Connor Aucremanne

Connor Aucremanne

Sunset or Sunrise? Framing the Science and Policy of Rooftop Solar PV in Florida


Connor J. Aucremanne, Dr. Hal S. Knowles III


Dr. Hal S. Knowles III


College of Design, Construction, and Planning


Climate analysis and statistical studies demonstrate that, within the United States (U.S.), Florida is third in annual average ultraviolet irradiance and tenth in annual average sunlight exposure (CDC, 2015). Despite the immense potential of solar power in Florida, it only ranks fifth in terms of megawatts installed (SEIA, 2020). Furthermore, from a state level, renewable sources account for a mere 3% of electricity net generation, with rooftop solar a small fraction of that number (EIA, 2020). In recent years, solar photovoltaic (PV) technology has improved, costs have declined, and incentives have become more apparent in order to spark growth within the industry. Yet, policies unique to Florida and an outdated reliance on fossil fuels have continued to constrain the full potential Florida has to offer resulting in a ranking of 25th in solar policy out of the fifty United States. Given the statewide opportunities and constraints, this study, as mentored by Dr. Hal S. Knowles III, has constructed a mixed-methods research project using data analysis, case studies, and stakeholder interviews to explore viable policy options that may accelerate the transition from fossil fuel-dependent energy generation towards renewable rooftop solar PV in Florida. Following data analysis of Florida’s current positioning in rooftop solar photovoltaic, the science behind solar panels, and the case study locations, this study will focus on four main themes: (1) disparity with low-income housing; and (2) viability of a carbon tax; (3) discrepancies with soft costs; and (4) utility companies’ role in rooftop solar photovoltaic utilization.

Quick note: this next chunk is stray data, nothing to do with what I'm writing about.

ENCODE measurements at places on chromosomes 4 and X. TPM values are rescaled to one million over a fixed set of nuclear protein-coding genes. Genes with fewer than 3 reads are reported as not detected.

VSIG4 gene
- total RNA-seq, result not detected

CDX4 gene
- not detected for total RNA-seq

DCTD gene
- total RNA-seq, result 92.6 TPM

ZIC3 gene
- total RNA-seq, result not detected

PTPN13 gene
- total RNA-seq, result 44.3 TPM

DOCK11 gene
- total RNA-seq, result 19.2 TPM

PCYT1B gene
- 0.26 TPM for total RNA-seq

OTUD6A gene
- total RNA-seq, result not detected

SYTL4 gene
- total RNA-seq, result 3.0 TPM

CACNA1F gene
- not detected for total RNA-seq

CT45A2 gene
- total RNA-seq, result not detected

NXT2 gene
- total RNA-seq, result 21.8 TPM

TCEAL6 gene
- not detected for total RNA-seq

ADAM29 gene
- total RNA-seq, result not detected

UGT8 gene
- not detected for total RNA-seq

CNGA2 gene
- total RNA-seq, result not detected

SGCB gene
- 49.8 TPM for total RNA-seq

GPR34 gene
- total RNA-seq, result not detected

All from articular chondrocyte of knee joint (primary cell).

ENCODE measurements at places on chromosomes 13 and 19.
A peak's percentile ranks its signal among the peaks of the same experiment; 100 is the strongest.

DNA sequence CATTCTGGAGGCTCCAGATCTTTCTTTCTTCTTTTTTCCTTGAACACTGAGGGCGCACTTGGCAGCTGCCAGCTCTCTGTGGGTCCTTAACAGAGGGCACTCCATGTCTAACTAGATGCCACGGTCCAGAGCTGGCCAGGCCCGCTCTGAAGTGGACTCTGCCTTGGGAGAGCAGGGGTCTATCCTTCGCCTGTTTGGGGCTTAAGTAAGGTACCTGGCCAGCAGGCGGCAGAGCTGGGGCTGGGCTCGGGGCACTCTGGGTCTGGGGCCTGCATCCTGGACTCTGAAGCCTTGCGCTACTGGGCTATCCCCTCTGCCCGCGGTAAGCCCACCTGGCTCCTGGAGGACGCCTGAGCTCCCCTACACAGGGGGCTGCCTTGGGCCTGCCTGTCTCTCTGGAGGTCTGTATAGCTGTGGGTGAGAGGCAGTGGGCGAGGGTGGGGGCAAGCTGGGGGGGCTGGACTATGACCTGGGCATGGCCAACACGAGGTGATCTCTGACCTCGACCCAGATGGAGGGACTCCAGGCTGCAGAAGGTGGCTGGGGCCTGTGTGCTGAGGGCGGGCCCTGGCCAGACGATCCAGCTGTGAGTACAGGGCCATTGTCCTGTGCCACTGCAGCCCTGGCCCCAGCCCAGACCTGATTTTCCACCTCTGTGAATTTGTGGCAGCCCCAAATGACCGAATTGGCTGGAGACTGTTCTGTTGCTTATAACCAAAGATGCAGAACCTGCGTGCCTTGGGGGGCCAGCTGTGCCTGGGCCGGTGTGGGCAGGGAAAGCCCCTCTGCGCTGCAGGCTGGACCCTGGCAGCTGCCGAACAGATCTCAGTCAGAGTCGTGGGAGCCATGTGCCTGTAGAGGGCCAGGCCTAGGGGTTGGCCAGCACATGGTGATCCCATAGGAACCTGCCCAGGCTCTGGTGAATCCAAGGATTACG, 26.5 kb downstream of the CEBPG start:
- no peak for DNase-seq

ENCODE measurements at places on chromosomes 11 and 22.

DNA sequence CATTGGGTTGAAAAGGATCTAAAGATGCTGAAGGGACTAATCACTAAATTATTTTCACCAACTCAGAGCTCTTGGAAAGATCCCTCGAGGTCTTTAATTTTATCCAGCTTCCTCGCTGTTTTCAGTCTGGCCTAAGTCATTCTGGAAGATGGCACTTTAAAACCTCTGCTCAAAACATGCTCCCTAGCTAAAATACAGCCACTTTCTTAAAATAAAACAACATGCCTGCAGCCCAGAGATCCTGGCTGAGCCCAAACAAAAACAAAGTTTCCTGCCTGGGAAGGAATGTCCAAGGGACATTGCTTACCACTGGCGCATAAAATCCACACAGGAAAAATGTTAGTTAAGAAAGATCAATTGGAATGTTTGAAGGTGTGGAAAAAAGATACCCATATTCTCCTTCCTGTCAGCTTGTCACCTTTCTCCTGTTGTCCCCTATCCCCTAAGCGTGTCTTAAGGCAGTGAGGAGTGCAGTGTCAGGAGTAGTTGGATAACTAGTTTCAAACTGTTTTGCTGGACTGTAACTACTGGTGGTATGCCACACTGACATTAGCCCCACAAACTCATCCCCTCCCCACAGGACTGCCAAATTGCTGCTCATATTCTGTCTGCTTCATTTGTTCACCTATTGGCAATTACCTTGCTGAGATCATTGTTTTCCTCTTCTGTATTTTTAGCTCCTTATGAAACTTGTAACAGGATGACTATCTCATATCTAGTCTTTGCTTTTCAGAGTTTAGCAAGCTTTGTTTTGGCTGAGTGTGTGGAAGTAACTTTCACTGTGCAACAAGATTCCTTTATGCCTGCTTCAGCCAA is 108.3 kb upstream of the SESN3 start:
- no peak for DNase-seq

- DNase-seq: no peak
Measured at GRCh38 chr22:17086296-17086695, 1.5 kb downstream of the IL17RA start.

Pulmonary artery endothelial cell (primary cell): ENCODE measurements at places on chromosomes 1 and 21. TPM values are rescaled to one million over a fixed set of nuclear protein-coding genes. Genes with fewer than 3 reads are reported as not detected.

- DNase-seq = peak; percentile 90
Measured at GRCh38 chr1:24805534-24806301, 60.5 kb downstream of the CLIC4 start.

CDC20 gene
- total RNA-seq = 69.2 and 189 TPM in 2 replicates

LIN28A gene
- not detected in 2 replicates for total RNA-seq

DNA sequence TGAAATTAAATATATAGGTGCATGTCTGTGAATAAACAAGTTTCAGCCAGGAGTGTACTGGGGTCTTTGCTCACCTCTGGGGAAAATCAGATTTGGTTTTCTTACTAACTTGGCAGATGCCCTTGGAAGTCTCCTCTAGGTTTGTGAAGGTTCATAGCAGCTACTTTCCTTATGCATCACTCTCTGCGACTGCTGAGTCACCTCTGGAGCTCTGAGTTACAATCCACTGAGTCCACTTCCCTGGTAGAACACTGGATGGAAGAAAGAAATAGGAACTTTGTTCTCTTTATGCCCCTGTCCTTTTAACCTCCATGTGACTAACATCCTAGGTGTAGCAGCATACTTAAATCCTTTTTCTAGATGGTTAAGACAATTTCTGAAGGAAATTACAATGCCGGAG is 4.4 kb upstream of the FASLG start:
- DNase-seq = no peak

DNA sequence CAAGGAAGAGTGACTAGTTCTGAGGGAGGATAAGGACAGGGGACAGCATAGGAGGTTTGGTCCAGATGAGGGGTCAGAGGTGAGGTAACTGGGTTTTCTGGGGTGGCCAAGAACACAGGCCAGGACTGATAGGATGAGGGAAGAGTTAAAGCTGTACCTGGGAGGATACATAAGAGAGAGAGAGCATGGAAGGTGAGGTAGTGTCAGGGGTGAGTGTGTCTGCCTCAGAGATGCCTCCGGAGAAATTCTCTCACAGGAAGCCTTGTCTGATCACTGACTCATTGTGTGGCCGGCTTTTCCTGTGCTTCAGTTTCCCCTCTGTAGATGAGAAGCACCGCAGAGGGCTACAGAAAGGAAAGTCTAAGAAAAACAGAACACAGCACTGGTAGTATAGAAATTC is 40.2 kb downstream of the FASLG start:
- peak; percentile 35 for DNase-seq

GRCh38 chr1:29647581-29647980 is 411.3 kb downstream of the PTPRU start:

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Research Pitch

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